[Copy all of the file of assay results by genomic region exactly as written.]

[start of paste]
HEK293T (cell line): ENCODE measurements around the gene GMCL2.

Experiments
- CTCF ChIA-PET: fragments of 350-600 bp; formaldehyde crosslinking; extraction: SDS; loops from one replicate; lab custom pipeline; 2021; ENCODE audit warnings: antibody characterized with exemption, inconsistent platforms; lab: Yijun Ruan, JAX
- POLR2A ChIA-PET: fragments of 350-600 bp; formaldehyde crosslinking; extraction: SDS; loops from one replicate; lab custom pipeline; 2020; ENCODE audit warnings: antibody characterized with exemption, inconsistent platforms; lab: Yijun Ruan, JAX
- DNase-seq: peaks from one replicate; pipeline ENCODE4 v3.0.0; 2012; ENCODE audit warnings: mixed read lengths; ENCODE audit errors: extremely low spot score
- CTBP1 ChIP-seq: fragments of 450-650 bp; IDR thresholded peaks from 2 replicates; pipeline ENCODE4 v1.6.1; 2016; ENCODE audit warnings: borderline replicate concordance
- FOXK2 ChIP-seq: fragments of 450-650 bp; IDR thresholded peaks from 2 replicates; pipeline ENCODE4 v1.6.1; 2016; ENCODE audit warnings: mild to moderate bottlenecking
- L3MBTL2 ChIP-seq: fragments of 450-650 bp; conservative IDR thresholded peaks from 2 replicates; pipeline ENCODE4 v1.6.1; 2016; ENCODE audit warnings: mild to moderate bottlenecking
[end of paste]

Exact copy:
HEK293T (cell line): ENCODE measurements around the gene GMCL2.

Experiments
- CTCF ChIA-PET: fragments of 350-600 bp; formaldehyde crosslinking; extraction: SDS; loops from one replicate; lab custom pipeline; 2021; ENCODE audit warnings: antibody characterized with exemption, inconsistent platforms; lab: Yijun Ruan, JAX
- POLR2A ChIA-PET: fragments of 350-600 bp; formaldehyde crosslinking; extraction: SDS; loops from one replicate; lab custom pipeline; 2020; ENCODE audit warnings: antibody characterized with exemption, inconsistent platforms; lab: Yijun Ruan, JAX
- DNase-seq: peaks from one replicate; pipeline ENCODE4 v3.0.0; 2012; ENCODE audit warnings: mixed read lengths; ENCODE audit errors: extremely low spot score
- CTBP1 ChIP-seq: fragments of 450-650 bp; IDR thresholded peaks from 2 replicates; pipeline ENCODE4 v1.6.1; 2016; ENCODE audit warnings: borderline replicate concordance
- FOXK2 ChIP-seq: fragments of 450-650 bp; IDR thresholded peaks from 2 replicates; pipeline ENCODE4 v1.6.1; 2016; ENCODE audit warnings: mild to moderate bottlenecking
- L3MBTL2 ChIP-seq: fragments of 450-650 bp; conservative IDR thresholded peaks from 2 replicates; pipeline ENCODE4 v1.6.1; 2016; ENCODE audit warnings: mild to moderate bottlenecking